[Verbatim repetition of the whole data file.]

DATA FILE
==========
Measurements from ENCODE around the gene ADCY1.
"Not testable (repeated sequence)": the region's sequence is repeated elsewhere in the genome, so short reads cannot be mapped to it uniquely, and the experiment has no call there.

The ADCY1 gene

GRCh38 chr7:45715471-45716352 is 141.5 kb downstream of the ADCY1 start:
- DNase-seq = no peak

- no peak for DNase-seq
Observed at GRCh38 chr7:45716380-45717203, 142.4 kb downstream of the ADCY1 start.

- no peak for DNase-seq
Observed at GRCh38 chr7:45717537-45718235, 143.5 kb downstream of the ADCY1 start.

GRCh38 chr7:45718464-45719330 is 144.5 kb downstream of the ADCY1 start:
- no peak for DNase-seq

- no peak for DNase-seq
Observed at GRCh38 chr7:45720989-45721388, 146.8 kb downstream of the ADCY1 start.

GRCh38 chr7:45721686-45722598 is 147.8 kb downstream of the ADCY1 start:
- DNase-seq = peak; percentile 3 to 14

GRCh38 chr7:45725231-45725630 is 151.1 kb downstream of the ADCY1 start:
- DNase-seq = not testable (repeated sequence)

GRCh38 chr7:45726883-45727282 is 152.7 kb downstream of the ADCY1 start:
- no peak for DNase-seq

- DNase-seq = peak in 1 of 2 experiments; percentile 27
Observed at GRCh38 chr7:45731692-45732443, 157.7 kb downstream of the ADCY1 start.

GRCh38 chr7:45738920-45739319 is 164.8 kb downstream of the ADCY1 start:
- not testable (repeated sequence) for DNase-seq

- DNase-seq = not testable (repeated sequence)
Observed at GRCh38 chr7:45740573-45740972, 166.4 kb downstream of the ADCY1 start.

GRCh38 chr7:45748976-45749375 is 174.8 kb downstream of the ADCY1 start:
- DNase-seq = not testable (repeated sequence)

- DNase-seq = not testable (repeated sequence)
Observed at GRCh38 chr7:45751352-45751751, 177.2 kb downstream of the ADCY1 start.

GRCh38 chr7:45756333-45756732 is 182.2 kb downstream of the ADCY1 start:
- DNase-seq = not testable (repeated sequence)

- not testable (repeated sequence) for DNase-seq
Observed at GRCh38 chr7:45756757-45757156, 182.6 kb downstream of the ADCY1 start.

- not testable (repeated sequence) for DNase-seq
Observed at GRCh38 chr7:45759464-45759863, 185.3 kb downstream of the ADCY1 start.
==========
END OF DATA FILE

Measurements from ENCODE around the gene ADCY1.
"Not testable (repeated sequence)": the region's sequence is repeated elsewhere in the genome, so short reads cannot be mapped to it uniquely, and the experiment has no call there.

The ADCY1 gene

GRCh38 chr7:45715471-45716352 is 141.5 kb downstream of the ADCY1 start:
- DNase-seq = no peak

- no peak for DNase-seq
Observed at GRCh38 chr7:45716380-45717203, 142.4 kb downstream of the ADCY1 start.

- no peak for DNase-seq
Observed at GRCh38 chr7:45717537-45718235, 143.5 kb downstream of the ADCY1 start.

GRCh38 chr7:45718464-45719330 is 144.5 kb downstream of the ADCY1 start:
- no peak for DNase-seq

- no peak for DNase-seq
Observed at GRCh38 chr7:45720989-45721388, 146.8 kb downstream of the ADCY1 start.

GRCh38 chr7:45721686-45722598 is 147.8 kb downstream of the ADCY1 start:
- DNase-seq = peak; percentile 3 to 14

GRCh38 chr7:45725231-45725630 is 151.1 kb downstream of the ADCY1 start:
- DNase-seq = not testable (repeated sequence)

GRCh38 chr7:45726883-45727282 is 152.7 kb downstream of the ADCY1 start:
- no peak for DNase-seq

- DNase-seq = peak in 1 of 2 experiments; percentile 27
Observed at GRCh38 chr7:45731692-45732443, 157.7 kb downstream of the ADCY1 start.

GRCh38 chr7:45738920-45739319 is 164.8 kb downstream of the ADCY1 start:
- not testable (repeated sequence) for DNase-seq

- DNase-seq = not testable (repeated sequence)
Observed at GRCh38 chr7:45740573-45740972, 166.4 kb downstream of the ADCY1 start.

GRCh38 chr7:45748976-45749375 is 174.8 kb downstream of the ADCY1 start:
- DNase-seq = not testable (repeated sequence)

- DNase-seq = not testable (repeated sequence)
Observed at GRCh38 chr7:45751352-45751751, 177.2 kb downstream of the ADCY1 start.

GRCh38 chr7:45756333-45756732 is 182.2 kb downstream of the ADCY1 start:
- DNase-seq = not testable (repeated sequence)

- not testable (repeated sequence) for DNase-seq
Observed at GRCh38 chr7:45756757-45757156, 182.6 kb downstream of the ADCY1 start.

- not testable (repeated sequence) for DNase-seq
Observed at GRCh38 chr7:45759464-45759863, 185.3 kb downstream of the ADCY1 start.